By Emmanuel Braun
BANGUI (Reuters) - The United Nations on Friday warned groups carrying out atrocities in the Central African Republic the world was watching and would hold them to account, after the killings of hundreds of people, mainly civilians.
The warning from U.N. Secretary-General Ban Ki-moon came a day after a militia killed 27 Muslims in a village outside the capital, Bangui, underscoring the challenge international troops face stabilizing the country.
Confronted with a deepening humanitarian crisis and criticism from some aid workers that it was reacting too slowly, the United Nations flew in 77 tons of relief supplies, the largest airlift since fighting last week.
Central African Republic has been paralyzed by cycles of violence since mainly Muslim Seleka rebels ousted President Francois Bozize in March. Their months in power have been marked by killings, looting and other abuses, leading to the emergence of Christian militia opposed to them.
These militia and gunmen loyal to Bozize attacked the capital last week, triggering fresh killings and reprisals that have deepened inter-religious conflict. More than 500 people died and 100,000 were displaced in the capital alone.
"Too many people are scared and the country is on the brink of ruin ... The bloodshed must stop," Ban said in a radio address to the nation.
"I have a clear message to all who would commit atrocities and crimes against humanity. The world is watching. You will be held to account," he added. The International Criminal Court has said all parties could be investigated.
A U.N.-authorized French peacekeeping mission has restored a degree of calm to the capital but conflict has spread and the U.N. Human Rights office said the Christian militia, known as anti-balaka, killed 27 Muslims on Thursday in Bohong, a village about 75 km (45 miles) from the western town of Bouar.
"The situation is also tense in several towns, including Bouca, Bossangoa and Bozoum, where a vicious cycle of attacks and reprisals continues," it said in an email.
French troops, who number 1,600 in the country, say disarmament in the capital is drawing to an end and troops have begun disarming gunmen in other towns. But the Bohong killings point to the scale of the task in a country the size of France.
French Defense Minister Jean-Yves Le Drian said Paris had been surprised by the scale of the violence in the capital.
"We thought the risk would have been bigger up country than in Bangui but in fact it was the other way round," he said during a visit on Friday, adding that deployments outside Bangui would gradually pick up once the capital was secured.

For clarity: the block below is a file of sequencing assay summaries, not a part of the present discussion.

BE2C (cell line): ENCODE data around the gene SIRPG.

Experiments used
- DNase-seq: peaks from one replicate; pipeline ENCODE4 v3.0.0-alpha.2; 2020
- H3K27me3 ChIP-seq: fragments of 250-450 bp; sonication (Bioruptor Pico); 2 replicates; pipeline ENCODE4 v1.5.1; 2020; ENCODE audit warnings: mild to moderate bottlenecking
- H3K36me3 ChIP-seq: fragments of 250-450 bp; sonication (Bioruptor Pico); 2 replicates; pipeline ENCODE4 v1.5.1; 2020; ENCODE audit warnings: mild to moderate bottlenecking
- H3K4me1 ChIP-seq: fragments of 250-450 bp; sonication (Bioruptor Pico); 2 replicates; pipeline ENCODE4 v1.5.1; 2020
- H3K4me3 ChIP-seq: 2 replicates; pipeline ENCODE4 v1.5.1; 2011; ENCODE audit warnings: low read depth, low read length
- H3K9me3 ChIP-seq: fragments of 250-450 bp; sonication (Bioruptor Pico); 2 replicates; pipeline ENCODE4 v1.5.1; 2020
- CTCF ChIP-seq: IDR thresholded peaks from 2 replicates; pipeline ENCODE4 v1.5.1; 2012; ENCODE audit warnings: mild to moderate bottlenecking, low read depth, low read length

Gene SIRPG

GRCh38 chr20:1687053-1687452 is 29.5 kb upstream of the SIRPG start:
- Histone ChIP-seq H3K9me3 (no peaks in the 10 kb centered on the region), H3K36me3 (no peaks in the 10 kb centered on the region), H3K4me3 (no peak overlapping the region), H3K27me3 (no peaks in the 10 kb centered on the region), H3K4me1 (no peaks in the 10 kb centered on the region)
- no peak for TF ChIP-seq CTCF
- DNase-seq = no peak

As international efforts to tackle the crisis accelerate, the African Union has authorized increasing its force in the country to 6,000 troops from 2,500.
The country is rich in diamonds, gold and uranium but has seen little stability and France has intervened there more since independence in 1960 than in any other former colonies.
Several people died in clashes in the Miskine neighborhood of northwest Bangui overnight and Friday morning, according to witnesses, a sign the capital itself remains unstable.
The fighting started when Christians on Thursday looted the motorbike shop of a man linked to the Seleka, and escalated into reprisal killings. French troops, backed by a helicopter, restored calm on Friday, they said.
"The tension is still high in the neighborhood despite the presence of the French," said Chancella Cazalima, a student.
Residents in Miskine said it was a Seleka stronghold and urged the French army and African peacekeepers to step up their intelligence operations in a bid to bring calm.
There was no immediate comment from the French army.
UNICEF said on Friday it had flown in tons of supplies, including blankets, soap, jerry cans and medicines. "This new arrival of emergency supplies is critical to prevent diseases, especially among the most vulnerable children and women."
French medical charity Medecins Sans Frontieres had on Thursday accused U.N. agencies of failing to mobilize resources quickly enough to the crisis, which has forced 500,000 people from their homes over the last year.
Prime Minister Nicolas Tiangaye confirmed he would not stand at the next elections in accordance with a political accord signed in January. An independent body to prepare elections would be set up in days, he added.
France wants elections brought forward to next year, putting an end to the interim period originally scheduled to run into 2015.
(Additional reporting by Nicholas Vincour in Paris and Stephanie Nebehay in Geneva; Writing by David Lewis and Matthew Mpoke Bigg; Editing by Andrew Roche)